'The Architect' - A bright, attractive young woman who's architecture career was just getting underway.  Arguably the least traditional of all of us, she (like me) viewed the communal living arrangement as a nice, no-pressure learning opportunity.  The last I heard, she was married and living somewhere in Northern California.

'The Handyman' - A scraggly-bearded Aikido master about my age who came from a local family of NY Jews who had moved to Hawaii to become anything but Jewish.  While still relatively new to traditional Judaism, 'the handyman' embraced ritual observance and all the outward trappings of orthodoxy from the very start.  I call him the handyman because he could build or repair anything under the sun.  He made his living restoring old Saabs and selling them to collectors. He is now living in a 'black hat' orthodox community in New York with his wife and (I've lost count of how many) kids.

Me - The wandering (navy) Jew, I was still trying to find my level of observance back then and was casting about for a mentor.  Kirk, with his traditional Sephardi background and his degree in Jewish studies from Brandeis was more than happy to fill that role. And, well... you know how I ended up.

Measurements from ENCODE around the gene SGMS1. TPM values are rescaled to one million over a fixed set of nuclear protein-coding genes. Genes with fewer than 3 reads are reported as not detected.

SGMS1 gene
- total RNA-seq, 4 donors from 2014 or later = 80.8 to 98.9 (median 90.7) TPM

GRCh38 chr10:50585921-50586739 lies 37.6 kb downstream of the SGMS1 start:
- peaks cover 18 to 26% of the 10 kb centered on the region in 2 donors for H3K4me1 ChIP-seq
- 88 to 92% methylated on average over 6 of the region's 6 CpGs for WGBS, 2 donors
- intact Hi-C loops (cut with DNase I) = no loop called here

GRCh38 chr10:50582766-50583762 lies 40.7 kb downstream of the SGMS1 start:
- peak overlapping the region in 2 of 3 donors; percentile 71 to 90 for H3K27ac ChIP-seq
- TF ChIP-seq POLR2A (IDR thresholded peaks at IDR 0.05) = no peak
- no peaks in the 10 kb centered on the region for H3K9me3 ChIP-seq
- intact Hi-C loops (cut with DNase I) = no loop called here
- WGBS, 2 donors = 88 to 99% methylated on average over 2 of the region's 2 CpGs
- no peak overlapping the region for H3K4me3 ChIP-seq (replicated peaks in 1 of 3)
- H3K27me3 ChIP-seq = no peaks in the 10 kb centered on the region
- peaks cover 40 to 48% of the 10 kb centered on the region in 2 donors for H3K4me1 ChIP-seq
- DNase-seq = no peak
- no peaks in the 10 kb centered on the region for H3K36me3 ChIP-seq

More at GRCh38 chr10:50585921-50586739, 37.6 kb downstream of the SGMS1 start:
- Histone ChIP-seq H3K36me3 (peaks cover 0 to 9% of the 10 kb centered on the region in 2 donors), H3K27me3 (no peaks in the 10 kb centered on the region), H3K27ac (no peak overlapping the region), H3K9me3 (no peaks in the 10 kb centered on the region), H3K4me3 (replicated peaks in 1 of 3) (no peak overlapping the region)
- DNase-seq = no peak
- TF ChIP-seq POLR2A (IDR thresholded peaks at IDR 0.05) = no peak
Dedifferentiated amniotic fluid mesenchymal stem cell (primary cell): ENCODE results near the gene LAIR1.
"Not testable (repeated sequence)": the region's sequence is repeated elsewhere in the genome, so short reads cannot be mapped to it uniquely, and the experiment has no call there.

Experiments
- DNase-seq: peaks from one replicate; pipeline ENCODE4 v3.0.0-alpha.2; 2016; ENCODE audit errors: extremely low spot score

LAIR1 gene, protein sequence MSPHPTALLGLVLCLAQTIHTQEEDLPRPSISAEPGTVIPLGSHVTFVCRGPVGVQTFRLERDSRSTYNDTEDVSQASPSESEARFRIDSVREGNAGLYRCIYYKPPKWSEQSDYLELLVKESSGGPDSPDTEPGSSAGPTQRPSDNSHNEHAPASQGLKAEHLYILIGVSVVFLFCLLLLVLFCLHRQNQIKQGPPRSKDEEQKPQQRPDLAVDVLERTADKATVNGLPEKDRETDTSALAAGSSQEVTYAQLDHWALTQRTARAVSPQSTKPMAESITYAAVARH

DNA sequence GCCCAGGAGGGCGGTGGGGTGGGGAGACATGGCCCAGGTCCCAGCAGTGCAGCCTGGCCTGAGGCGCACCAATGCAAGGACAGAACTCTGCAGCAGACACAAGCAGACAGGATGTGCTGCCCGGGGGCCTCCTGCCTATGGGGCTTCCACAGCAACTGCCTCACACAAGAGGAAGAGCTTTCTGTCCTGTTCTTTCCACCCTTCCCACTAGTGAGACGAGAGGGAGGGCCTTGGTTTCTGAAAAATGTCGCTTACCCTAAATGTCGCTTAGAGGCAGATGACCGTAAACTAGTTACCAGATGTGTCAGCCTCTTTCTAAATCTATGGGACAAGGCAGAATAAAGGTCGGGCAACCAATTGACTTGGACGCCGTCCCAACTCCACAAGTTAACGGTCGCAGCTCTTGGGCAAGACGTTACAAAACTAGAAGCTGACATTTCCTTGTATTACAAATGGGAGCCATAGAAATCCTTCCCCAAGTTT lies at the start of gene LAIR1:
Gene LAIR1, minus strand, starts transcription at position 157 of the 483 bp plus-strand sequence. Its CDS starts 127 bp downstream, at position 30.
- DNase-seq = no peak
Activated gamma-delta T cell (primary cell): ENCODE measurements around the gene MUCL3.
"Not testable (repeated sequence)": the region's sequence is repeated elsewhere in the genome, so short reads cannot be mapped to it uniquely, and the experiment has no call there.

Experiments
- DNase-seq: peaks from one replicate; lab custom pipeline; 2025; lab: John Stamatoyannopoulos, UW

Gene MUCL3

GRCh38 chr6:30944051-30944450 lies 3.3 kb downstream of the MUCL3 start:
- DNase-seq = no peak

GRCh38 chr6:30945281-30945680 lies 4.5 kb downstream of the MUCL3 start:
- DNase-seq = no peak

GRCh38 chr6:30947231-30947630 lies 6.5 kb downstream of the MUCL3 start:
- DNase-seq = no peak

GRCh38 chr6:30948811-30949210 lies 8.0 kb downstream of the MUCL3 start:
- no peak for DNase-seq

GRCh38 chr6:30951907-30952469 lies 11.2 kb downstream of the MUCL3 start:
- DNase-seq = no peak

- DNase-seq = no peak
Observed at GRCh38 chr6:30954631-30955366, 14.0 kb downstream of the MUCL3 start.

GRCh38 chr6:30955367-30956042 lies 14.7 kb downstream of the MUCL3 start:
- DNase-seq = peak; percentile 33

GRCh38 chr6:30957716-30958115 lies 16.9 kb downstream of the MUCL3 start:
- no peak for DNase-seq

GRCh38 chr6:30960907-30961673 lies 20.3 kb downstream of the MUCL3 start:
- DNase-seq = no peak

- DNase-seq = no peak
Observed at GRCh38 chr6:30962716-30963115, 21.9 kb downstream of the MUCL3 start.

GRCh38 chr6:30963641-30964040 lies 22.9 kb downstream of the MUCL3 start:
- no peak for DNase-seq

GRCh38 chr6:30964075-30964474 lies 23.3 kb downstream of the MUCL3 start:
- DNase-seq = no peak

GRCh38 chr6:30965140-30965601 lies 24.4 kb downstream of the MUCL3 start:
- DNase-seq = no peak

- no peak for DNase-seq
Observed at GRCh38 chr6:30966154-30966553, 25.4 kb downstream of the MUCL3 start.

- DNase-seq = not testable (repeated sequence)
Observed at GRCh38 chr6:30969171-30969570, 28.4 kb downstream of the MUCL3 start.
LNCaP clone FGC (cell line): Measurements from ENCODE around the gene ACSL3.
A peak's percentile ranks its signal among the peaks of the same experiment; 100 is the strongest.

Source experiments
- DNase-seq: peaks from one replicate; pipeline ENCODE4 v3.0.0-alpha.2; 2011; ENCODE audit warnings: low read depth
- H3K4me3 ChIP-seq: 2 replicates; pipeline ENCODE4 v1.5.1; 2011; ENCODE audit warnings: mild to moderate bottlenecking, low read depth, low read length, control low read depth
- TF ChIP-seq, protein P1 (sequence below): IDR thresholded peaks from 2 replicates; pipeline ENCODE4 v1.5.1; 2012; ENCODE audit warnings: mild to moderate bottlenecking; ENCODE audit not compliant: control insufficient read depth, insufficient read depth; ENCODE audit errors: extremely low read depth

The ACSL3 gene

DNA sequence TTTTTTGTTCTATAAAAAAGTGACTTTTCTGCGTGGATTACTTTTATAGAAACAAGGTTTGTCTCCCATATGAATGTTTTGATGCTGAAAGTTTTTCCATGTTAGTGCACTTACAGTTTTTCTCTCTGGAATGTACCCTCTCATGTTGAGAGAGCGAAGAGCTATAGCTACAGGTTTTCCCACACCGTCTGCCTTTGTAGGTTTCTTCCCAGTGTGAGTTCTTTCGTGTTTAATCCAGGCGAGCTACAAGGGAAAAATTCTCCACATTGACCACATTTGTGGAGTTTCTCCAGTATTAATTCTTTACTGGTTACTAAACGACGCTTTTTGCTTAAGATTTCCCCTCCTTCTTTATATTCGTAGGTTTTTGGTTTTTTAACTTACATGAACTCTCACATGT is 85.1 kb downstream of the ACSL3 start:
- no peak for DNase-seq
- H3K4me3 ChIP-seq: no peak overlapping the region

There was also a nearly constant stream of house-guests including traveling Hasidim, Israeli post-army vagabonds, and students / tourists from around the world.

During the time that I lived in the Honolulu Bayit, I learned about daily, weekly and yearly Jewish rituals and observances.  I learned the content and tunes for prayers and shabbat songs... and discovered a world of holidays and traditions of which I had been previously unaware.

In all that time, it never occurred to any of us at the Bayit that Kirk was gay.  He was this tall, confident guy who always seemed to be at the center of a large group of male and female friends.  But much later, when I was discussing his death with some others who had been friendly with him, it occurred to us that he had never seemed to date or 'pair off' with anyone in particular. 

Such is the nature of self-absorbed youth... I never once questioned the fact that he didn't seem to have any non-platonic relationships.  Just as we rarely think of our parents or teachers as having a life outside their interactions with us... so too I never bothered to think about Kirk outside his roles as my friend and mentor.

After I got out of the navy and moved to Israel, Kirk and I pretty much lost touch.  We had dinner in New York once when I was finishing off my degree and he was on his way to Washington to argue a case before the Supreme Court.  But in the days before IM and casual email relationships, neither of us entertained the idea of staying in close touch from halfway around the world.